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“The Stranger Quote Analysis”


By Erika Venoza

“Have you no hope at all? And do you really live with the thought that when you die, you die, and nothing remains?” (pg. 117)

When Meursault was informed of his punishment for the murder he committed, he spent his days in prison thinking about an appeal. He began to think the worse, as thoughts about the fact that his appeal could be denied went around in his head. Meursault even found himself stating, “Well, so I’m going to die.” He began to think how life was not worth living anyways.

He began to think how everyone was destined to die, whether it was at thirty or at seventy, in either case other men and women would continue living for thousands of years. He states, “Since we’re all going to die, its obvious that when and how don’t matter.”  Meursault soon began to feel hopeless and indifferent about his death sentence. Against Meursault’s wishes, the chaplain visits him in his prison cell and asks him why he has refused to see him. Meursault responds by reminding the chaplain that he does not believe in God’s existence. The chaplain continues by asking if he is acting that way because of despair. Meursault again answers to his question responding that he is not desperate but afraid. As he states that he is afraid, the chaplain suggests that Meursault turn to God, for God can help. He states how he has witnessed how men in Meursault’s position have turned to God.  Meursault states, “I acknowledged that that was their right. It also meant that they must have had the time for it. As for me, I didn’t want anybody’s help, and I just didn’t have the time to interest myself in what didn’t interest me.”  At his constant indifference, the chaplain responds exclaiming, “Have you no hope at all? And do you really live with the thought that when you die, you die, and nothing remains?” Meursault response saying “yes”. The chaplain exclaims that he pities him.  Meursault had given up any chance of living. The chaplain tells Meursault how human justice is nothing but divine justice was everything. The chaplain wanted Meursault to have hope of living and to turn to God for help. He wanted Meursault to have faith that his appeal would be granted and that he seek for God’s forgiveness to get rid of his sins. Meursault however, did not believe in God and he felt he had no chance of living for he had been condemned and declared guilty by human justice. Meursault believed that once he was dead, nothing would remain. People would not remember who he was and they would continue their lives, just like Marie had stopped writing to him and forgot about him. Meursault knew nothing about her, not even if she was dead or alive. Meursault learned to accept death, and he did not fear it. He had also learned to confront punishments even if they were not just.  The chaplain was left with nothing to do for Meursault as he refused to conform to his idea that by turning to God, he could be saved.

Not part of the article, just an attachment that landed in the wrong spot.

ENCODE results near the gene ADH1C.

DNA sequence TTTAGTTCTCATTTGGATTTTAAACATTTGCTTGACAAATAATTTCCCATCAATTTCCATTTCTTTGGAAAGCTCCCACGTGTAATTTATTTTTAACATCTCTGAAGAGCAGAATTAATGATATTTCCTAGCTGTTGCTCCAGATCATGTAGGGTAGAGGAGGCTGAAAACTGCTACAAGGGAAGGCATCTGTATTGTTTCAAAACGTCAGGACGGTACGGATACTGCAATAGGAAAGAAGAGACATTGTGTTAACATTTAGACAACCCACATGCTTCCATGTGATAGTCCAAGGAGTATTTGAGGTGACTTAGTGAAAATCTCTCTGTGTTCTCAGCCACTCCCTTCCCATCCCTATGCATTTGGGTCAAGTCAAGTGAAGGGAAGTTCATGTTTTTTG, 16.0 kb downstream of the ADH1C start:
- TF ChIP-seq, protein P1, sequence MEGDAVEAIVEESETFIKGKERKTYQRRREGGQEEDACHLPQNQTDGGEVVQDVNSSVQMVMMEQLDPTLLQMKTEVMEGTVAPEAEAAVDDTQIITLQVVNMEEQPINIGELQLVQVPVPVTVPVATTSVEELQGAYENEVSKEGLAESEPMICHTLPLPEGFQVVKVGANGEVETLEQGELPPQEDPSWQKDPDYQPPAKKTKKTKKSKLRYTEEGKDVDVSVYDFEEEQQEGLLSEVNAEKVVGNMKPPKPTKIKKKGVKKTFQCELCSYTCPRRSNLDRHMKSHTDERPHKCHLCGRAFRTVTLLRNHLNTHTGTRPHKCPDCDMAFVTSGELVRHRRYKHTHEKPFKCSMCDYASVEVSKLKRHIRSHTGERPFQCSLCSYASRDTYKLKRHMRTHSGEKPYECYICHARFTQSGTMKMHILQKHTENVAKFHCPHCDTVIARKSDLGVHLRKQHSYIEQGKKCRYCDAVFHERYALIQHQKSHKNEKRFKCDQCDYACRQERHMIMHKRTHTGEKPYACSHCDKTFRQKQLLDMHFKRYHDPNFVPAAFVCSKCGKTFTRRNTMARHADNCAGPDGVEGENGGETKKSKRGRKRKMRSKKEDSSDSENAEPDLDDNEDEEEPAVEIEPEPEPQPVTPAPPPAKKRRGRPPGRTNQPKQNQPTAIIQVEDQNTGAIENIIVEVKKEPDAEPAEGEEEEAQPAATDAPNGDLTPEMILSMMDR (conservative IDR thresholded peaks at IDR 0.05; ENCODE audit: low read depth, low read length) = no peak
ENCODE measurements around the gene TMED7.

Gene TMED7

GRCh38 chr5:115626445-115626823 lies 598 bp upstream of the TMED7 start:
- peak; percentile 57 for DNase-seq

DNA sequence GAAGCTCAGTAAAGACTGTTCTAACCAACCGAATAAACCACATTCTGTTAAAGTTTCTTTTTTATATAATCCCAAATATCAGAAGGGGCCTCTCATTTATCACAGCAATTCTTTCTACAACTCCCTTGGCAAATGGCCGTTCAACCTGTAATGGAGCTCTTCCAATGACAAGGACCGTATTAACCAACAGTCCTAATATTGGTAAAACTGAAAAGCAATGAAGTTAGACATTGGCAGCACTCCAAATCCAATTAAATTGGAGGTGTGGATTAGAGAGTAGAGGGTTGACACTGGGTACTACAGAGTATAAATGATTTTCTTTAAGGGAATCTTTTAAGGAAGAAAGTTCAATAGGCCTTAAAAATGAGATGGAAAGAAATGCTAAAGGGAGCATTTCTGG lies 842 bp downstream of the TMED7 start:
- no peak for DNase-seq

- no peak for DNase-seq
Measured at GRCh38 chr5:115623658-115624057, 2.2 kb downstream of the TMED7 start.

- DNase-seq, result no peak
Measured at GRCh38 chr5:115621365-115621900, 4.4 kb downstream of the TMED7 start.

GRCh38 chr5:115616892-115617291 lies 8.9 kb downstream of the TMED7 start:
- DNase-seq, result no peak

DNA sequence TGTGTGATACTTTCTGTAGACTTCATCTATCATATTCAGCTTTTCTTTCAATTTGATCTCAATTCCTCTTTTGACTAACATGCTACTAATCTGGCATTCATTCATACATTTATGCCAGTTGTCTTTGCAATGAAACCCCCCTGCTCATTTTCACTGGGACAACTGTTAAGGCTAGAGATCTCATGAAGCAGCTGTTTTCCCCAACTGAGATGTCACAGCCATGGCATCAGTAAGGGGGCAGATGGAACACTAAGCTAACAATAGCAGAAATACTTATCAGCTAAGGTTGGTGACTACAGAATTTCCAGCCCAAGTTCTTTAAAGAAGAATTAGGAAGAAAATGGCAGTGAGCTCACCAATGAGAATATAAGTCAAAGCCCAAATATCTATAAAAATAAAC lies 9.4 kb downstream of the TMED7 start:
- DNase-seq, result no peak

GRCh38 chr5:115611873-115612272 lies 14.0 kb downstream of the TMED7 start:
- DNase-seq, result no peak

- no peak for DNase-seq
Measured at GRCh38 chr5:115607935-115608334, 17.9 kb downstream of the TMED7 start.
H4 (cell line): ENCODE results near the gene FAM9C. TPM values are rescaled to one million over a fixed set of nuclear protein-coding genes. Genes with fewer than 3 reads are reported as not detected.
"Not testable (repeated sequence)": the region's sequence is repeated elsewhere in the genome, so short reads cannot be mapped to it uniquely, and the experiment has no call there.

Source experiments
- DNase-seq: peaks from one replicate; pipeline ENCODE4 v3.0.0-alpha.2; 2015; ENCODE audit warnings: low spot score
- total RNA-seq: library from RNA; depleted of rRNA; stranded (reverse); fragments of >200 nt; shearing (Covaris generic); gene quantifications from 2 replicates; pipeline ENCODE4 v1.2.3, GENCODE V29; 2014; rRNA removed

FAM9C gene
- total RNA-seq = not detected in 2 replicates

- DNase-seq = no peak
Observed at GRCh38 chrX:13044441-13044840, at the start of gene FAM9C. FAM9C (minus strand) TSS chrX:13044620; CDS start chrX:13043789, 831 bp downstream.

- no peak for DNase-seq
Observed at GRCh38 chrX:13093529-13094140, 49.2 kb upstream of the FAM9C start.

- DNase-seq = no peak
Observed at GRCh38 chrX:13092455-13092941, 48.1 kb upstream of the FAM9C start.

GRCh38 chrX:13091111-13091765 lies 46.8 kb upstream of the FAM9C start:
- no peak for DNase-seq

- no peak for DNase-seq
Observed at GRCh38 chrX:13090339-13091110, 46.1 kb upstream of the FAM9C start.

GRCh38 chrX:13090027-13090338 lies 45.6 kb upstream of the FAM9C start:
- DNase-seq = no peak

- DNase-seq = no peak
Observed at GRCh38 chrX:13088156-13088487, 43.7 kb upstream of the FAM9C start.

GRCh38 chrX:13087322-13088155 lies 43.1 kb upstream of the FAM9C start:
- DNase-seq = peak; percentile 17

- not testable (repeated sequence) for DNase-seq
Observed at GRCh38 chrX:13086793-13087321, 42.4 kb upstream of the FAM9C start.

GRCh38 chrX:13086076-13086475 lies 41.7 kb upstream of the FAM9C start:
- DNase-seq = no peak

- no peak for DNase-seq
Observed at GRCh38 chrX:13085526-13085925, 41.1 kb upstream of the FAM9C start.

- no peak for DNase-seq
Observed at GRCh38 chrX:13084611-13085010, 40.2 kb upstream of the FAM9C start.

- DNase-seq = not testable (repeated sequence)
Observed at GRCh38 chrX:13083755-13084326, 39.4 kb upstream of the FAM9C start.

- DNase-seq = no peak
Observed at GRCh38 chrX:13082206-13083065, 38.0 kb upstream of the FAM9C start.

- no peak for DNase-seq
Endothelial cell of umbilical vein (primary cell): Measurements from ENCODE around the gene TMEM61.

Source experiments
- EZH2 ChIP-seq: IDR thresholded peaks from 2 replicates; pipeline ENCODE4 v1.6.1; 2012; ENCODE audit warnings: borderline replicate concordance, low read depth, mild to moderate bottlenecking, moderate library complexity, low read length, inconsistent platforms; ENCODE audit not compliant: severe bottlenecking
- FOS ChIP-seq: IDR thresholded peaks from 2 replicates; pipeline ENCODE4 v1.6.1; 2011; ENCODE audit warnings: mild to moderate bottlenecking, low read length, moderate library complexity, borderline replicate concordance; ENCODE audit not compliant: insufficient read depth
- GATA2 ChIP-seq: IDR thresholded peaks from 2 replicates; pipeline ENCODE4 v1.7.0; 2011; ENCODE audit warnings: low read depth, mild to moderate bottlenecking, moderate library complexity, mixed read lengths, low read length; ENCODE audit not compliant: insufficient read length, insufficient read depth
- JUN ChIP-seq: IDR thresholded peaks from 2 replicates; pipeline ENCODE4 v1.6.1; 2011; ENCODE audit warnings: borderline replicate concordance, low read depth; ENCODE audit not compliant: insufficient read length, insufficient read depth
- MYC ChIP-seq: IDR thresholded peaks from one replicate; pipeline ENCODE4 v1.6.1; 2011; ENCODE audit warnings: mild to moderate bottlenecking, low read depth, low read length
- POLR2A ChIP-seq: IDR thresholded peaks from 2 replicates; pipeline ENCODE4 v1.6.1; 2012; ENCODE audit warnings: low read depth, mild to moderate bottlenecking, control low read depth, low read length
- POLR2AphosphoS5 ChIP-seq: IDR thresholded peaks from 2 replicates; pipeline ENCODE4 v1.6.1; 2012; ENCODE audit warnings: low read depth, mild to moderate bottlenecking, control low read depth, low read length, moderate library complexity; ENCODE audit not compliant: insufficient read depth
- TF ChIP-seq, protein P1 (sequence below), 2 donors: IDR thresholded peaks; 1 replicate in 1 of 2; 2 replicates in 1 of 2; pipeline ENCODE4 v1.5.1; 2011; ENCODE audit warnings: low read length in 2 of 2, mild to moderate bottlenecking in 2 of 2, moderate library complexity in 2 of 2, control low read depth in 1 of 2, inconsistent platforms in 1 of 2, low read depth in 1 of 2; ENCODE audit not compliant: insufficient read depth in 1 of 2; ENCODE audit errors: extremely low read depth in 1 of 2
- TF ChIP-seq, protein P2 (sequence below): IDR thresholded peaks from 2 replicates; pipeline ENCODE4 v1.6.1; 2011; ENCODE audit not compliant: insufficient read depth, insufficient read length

“But he cut me off and urged me one last time, drawing himself up to his full height and asking me if I believed in God. I said no. He sat down indignantly. He said it was impossible; all men believe in God, even those who turned their backs on him.” (pg.69)

When Meursault sits with the examining magistrate, he describes how “After a short silence, he stood up and told me that he wanted to help me, that I interested him, and that, with God’s help, he would do something for me.” As they begin to talk, the magistrate pulls out a silver crucifix and shows it to Meursault. He begins to tell him how he believed in God and, “that it was his conviction that no man was so guilty that God would not forgive him, but in order for that to happen a man had to repent and in doing so become like a child whose heart is open and ready to embrace it all.” As Meursault was about to tell the magistrate he did not believe in God, he describes, “But he cut me off and urged me one last time, drawing himself up to his full height and asking me if I believed in God. I said no. He sat down indignantly. He said it was impossible; all men believe in God, even those who turned their backs on him.” The magistrate was completely surprised by Mersault’s statement.  Meursault rejected what society believed he should accept. The magistrate continued saying, “I have never seen a soul as hardened as yours. The criminals who have come before me have always wept at the sight of this image of suffering.” The magistrate had dealt with tough criminals who would become weak and ready to be cleared of their sins with God’s help. Meursault however, felt no emotion. As a Christian, the magistrate could not believe that Meursault did not believe that God suffered for him. Even as Meursault witnesses how the magistrate begins to shout because he is shocked by Meursault’s confession, he refuses to conform to his ideals or those of society. He was authentic and he had a passion for truth. Meursault also began to see how God was being used as a weapon and because of this, not only the magistrate but the community as well began to think he had no soul. Society began to perceive him as a stranger as he refused to believe in God or religion. The magistrate was shocked by how Meursault confessed he did not believe in God and this caused him to believe he had no soul. Meursault eventually dies for not believing in God as people give up on him and view him as a threat, and a stranger with no soul or emotion, who had no right to continue living.

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